Spoiler Alert review:
2022 has been a watershed year for queer cinema. Breaking out of the arthouse and independent realms, the LGBTQ community, has seen greater mainstream attention with films like Fire Island, My Policeman, and Bros. From the recesses of cultural representation, cinematic stories have seen a marked rise in both ancillary and lead characters that identify with the community, assuredly moving towards a normalized integration as they continue to bleed seamlessly into the greater heterogeneous makeup of our society.
However, this greater space on the mainstream tapestry has resulted in many stories being painted with the same derivative and uninspired brushstrokes. Audiences simply didn’t show up to Nicholas Stoller’s Bros. Despite claims that straight people intentionally avoided the film, the Billy Eichner-penned romantic comedy followed the genre’s formula to the letter, unearthing nothing unique, interesting, or emotionally moving from the bevy of possible stories at their disposal. Effectively becoming nothing more than a “gay version” of what’s come before. While this greater representation is necessary, it shouldn’t come at the cost of distinct, emotionally stirring cinema.
Michael Showalter’s Spoiler Alert is the rare entry into the canon that is both wholly moving despite not being a unique, stylistically realized piece of filmmaking. Unlike other films, it shares DNA with the film isn’t afraid to get uncomfortable, broaching the subject of a gay romance ensnared by terminal illness with tact, but often is at the mercy of commercial appeal. Too polished and utterly reliant on familiar technical flourishes to generate an emotional impact that endures. While it does land calculated emotional blows, it’s all the more frustrating that its force wasn’t grounded with greater resonance. Ultimately becoming an experience that grazes excellence but never takes hold of it.
Jim Parson stars as Michael Ausiello (whose best-selling memoir the film is based on), an “FFK” (Former Fat Kid) whose love of television blossoms into an aimless career at TV Guide, and, eventually, as a touted journalist. All of this is delivered with an overbearing narration by Parsons that, thankfully, dies down as the story closes in on the central romance. After meeting Kit Cowen (Ben Aldridge, in the film’s strongest performance), Michael embarks on a 14-year relationship full of ups, downs, infidelities, and insecurities that all heartbreakingly culminate in an emotional maelstrom following Kit’s cancer diagnosis. Yet, while the film mostly centers on the 11 months from diagnosis to eventual passing, it still finds time to be jubilant and utterly endearing in its glimpses of the couple’s turbulent relationship.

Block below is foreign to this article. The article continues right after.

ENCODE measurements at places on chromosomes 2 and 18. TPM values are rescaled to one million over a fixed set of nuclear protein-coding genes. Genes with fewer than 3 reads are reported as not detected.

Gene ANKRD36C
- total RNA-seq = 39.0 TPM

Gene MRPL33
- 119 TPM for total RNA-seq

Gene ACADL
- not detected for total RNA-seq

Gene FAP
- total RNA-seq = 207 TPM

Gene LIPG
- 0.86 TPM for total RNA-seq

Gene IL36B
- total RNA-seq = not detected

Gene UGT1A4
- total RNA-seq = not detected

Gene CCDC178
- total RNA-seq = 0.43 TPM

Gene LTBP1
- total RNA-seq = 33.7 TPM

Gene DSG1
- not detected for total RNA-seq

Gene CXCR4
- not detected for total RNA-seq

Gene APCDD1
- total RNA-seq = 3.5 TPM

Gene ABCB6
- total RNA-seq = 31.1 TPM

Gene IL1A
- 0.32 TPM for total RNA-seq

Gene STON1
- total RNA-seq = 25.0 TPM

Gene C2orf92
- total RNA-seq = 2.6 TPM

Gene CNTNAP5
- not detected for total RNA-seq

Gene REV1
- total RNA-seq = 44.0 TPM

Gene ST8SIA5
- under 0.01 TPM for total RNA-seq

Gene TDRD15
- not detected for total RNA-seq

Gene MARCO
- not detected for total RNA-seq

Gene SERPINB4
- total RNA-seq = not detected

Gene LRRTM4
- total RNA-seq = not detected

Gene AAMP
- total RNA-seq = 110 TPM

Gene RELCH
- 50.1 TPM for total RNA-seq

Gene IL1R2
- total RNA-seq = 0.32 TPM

Above all else, Spoiler Alert thrives within the raw intimacy and indelible warmth it shrouds itself with, poignantly touching on all the insecurities of being in a committed relationship for the first time, underpinned with a nuanced take on modern homosexuality.
As the couple lays under their Christmas tree each year, we too, are similarly swelled with emotion, sharing their highs with uneffaced smiles, and then plunged into the depths of sorrow when they succumb to their inevitable, austere end.
If only such sweltering pathos were reinforced by taut direction. Instead, Showalter’s directorial style—or lack thereof— mires the film in frustratingly inconsistent technical choices that render much of the heartbreak sadly generic. From the overbearing narration that regurgitates known subtext to tired musical stings that transform many segments into lite music videos, the film is over-polished to a fault, with many scenes clashing with the intensely intimate conversations that precede them. Almost always jarring and never seamless, the more poppy, seriocomic segments feel like they belong to another film entirely.
Moreover, Showalter employs a recurring, sitcom-like flashback to portray Michael’s tumultuous childhood which, despite only clawing at the surface, feels too much like an afterthought. Each sequence jerks onto the screen, pulling the rug from out under an audience that was just previously enveloped in the utterly authentic emotions on display. While these flashbacks are an attempt to tie back to Michael’s love of television, they fail to become a complementary narrative device, actively diminishing what came before.
Though Parsons essentially plays himself, he refines his shtick in a manner that taps into the rich vein of grief and catharsis this story is teeming with, deftly cascading through a wide array of emotions. However, it’s Ben Aldridge who steals the show as the charming, conflicted, and brazenly imperfect Kit who comes to terms with love and death with both profundity and subtlety. Sally Field and Bob Irwin, as Kit’s parents, round out the cast with skill, tinging the tragedy with heart and soul.
Spoiler Alert, despite its lackluster direction and oddly generic seriocomedy, beats all the odds to reach a rare level of poignancy for mainstream efforts. Though frustratingly close to excellence, its heartwarming tragedy greatly adds to the queer cinematic canon.
– Prabhjot Bains